What Are the Impacts of a Migraine?

Pain Doctors regularly explain that: “migraine affects many aspects of a person’s life – their work, education, relationships & mental health” [1]. Did you know that: “people in the UK lose a total of 43 million days from their work & education each year because of migraine?” Moreover, research conducted by The Migraine Trust showed that: “60% of people with migraine feel it had significantly impacted on their relationship with their partner or spouse; & 71% of people with migraine feel it has significantly affected their mental health” [1]

In a Nutshell: What is Chronic Migraine?

This refers to individuals who experience severe and disabling symptoms for at least 15 days per month [2].

Getting it Sorted

“Migraine is the most common neurological condition in the developed world. The WHO ranks migraine as the second-highest cause of disability in the world, following lower back pain. Yet despite the acute harm migraine causes to the individual & to wider society, it remains misunderstood & often misdiagnosed, too often dismissed as just a bad headache” [2]

Migraine is classed as a genetic neurological brain disorder. Moreover, in addition feeling to pain, the sufferer may also experience vomiting, nausea, and oversensitivity to smell, movement, noise and light [2]. There is no doubt that migraine can have a devastating impact on sufferers. – And on too many occasions, people just tolerate it. In addition to this, sufferers may feel let down by their GPs who do not have specialist knowledge in the condition; have very little time for them; and cannot commit to regular follow-up sessions where their condition and effects of any medication they may have been prescribed, can be discussed in detail.

To that end, many individuals who have either started to have regular migraines, or have been suffering from chronic migraines for years; have been taking positive action by booking a consultation with a Pain Specialist. The latter is a general medical doctor who has received years of additional training and practical experience in specialising in various types of pain including different types of headaches and migraine. Their expertise incorporates pain research, pain medicine, and cutting-edge treatments and therapies.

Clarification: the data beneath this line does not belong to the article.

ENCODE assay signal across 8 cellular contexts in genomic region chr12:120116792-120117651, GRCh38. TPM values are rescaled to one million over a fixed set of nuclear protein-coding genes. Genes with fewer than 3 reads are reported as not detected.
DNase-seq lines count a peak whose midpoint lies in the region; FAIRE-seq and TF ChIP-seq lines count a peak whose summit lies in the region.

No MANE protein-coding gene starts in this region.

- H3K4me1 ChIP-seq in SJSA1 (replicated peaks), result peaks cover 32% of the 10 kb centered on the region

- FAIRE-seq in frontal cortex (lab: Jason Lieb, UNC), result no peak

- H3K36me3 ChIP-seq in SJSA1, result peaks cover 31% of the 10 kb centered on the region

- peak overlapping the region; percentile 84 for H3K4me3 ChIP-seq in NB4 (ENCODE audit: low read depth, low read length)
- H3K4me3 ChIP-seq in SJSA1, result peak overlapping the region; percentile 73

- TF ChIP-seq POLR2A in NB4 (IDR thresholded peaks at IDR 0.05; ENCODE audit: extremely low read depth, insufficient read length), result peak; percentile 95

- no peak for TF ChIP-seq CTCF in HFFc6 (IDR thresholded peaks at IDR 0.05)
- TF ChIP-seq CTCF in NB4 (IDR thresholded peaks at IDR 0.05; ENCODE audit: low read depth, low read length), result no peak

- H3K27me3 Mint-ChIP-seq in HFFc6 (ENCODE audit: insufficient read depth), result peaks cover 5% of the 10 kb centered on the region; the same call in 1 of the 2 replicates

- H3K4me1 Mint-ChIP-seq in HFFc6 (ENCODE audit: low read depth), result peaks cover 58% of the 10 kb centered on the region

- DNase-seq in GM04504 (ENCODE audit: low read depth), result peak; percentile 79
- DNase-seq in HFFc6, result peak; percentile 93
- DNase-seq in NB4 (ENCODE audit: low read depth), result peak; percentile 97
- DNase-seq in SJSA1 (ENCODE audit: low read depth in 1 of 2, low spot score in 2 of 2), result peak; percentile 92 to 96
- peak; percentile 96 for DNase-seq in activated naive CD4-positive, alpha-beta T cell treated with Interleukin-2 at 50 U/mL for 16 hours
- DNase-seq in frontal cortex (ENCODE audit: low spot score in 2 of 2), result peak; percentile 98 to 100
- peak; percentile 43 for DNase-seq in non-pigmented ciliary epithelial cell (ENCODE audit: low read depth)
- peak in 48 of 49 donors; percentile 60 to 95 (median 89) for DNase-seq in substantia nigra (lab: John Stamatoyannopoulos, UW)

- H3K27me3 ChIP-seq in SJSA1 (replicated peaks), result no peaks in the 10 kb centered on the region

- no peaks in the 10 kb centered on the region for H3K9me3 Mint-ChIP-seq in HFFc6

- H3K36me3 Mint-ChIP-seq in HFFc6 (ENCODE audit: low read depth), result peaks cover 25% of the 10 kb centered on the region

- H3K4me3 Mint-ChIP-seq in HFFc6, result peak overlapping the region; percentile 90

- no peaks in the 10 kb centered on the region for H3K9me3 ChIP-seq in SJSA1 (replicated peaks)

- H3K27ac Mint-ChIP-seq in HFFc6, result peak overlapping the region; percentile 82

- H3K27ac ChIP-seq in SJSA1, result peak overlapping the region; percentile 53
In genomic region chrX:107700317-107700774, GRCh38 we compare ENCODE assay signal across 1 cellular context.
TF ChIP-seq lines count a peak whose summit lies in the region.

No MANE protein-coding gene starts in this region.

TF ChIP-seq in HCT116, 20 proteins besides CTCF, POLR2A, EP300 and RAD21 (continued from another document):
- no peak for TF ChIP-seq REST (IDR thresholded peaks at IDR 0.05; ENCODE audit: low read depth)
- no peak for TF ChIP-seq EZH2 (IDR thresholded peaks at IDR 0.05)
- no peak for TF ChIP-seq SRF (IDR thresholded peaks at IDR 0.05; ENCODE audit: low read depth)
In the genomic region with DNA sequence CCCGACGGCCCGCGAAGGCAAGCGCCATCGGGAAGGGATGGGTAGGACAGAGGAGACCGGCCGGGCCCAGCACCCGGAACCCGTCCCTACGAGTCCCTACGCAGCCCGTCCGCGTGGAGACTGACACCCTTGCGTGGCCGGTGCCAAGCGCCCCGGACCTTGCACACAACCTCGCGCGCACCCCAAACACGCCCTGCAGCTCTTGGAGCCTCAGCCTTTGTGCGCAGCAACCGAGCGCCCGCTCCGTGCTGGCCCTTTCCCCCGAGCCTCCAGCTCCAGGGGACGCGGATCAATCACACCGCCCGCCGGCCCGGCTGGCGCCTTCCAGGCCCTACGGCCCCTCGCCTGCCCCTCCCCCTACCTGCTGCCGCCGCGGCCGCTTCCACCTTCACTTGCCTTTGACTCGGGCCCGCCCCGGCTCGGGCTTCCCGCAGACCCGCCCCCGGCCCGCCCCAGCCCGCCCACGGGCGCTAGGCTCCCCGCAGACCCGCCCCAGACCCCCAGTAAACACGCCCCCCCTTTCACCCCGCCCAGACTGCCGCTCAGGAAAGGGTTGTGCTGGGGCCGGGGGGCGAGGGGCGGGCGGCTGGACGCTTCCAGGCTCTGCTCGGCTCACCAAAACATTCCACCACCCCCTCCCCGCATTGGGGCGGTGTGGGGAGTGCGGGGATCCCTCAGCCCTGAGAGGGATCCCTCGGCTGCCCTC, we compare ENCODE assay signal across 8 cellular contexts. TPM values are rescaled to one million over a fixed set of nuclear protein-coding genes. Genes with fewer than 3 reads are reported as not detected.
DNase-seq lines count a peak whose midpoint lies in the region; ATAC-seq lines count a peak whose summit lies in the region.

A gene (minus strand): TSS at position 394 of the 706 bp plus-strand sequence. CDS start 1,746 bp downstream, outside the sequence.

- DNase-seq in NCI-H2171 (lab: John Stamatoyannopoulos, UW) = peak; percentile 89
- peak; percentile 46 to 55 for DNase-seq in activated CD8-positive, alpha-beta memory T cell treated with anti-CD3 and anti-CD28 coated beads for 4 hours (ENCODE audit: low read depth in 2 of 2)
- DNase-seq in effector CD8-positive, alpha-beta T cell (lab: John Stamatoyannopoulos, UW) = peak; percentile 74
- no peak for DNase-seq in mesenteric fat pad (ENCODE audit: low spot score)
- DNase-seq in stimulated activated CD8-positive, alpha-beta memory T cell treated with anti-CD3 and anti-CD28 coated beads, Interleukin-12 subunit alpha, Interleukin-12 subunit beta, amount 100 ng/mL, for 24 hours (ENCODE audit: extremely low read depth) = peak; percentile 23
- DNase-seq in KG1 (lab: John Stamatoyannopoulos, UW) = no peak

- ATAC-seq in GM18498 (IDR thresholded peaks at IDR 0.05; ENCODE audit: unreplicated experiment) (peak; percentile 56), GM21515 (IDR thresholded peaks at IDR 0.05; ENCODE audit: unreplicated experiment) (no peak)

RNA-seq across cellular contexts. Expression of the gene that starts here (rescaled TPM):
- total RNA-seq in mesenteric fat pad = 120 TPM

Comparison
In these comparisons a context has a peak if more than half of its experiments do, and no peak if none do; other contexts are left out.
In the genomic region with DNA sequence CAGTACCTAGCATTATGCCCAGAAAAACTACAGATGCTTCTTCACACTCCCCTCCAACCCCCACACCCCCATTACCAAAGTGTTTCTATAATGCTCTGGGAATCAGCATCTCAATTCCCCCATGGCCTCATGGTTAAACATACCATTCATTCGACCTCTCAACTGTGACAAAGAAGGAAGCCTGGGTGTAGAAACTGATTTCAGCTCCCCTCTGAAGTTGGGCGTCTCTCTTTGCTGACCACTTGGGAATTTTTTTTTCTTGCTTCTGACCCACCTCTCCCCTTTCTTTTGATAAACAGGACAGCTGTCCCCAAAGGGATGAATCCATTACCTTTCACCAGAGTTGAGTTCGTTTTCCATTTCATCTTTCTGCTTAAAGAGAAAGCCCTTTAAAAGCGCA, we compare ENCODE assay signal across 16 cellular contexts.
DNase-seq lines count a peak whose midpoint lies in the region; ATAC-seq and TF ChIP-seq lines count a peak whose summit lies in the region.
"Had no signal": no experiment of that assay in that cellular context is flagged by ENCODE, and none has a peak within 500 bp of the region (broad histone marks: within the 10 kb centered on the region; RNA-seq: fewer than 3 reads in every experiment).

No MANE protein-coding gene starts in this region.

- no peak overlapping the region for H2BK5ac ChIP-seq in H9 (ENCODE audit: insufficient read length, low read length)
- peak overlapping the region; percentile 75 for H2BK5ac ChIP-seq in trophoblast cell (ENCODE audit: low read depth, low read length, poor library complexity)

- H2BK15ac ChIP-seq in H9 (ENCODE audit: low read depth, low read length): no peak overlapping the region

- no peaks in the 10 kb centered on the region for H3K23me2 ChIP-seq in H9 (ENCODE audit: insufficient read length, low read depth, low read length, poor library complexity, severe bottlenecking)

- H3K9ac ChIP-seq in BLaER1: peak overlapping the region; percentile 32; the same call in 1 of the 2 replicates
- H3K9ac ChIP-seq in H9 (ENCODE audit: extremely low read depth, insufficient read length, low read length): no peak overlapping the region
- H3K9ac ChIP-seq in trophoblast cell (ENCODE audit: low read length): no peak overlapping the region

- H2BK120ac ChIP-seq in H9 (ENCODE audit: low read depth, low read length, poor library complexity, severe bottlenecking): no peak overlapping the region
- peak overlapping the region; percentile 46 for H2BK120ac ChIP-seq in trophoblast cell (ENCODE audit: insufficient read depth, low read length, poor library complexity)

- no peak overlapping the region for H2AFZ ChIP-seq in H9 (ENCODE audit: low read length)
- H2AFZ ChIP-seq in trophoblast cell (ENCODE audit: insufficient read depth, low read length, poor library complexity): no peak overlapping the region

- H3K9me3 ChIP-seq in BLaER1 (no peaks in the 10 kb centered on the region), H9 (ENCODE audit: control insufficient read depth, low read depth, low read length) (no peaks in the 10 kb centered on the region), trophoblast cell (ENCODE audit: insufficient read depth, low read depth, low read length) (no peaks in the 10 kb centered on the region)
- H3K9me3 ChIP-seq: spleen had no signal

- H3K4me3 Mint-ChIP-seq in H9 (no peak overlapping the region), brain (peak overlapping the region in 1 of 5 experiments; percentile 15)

Booking a Consultation With a Migraine Specialist

When you have your initial online or in-person consultation with a Pain Doctor: after they have reviewed your medical history, looked at any migraine or other medication that you are taking, or have previously taken (including whether the medication has been in tablet form, or via injections, inhalers or suppositories); they will ask you various pertinent questions including: when the migraines started, how often they occur, and the level of severity. The Pain Consultant will then decide whether or not you will need a physical examination. The latter could provide important markers that will help your Pain Doctor determine any factors which are contributing to your migraine. For example, if a patient presents with tenderness in their neck muscles; or if they display poor posture (which can frequently involve impinged nerves), then these aspects can serve as clues to a potential or contributing root cause.

What Sort of Treatment Will the Pain Doctor Offer

The intricate nature of migraine dictates the use of a spectrum of different treatments (including both conventional and state-of-the-art options). These will be different for each and every patient, depending on their individual condition. To that end, the Pain Specialist draws up a Holistic Personalised Treatment Plan, that the patient can get started on right from the get-go. It is important that the patients keep a ‘Pain Diary’ that they can show to the Pain Doctor on follow-up appointments. This will be beneficial for both parties (the patient and the Pain Specialist), in that it will record any positive changes, and may show that one treatment is more beneficial than another.


[1]. Migraine Trust (2021). “Impact of Migraine.”

[2]. National Migraine Centre (2024). “Impact of Migraine.”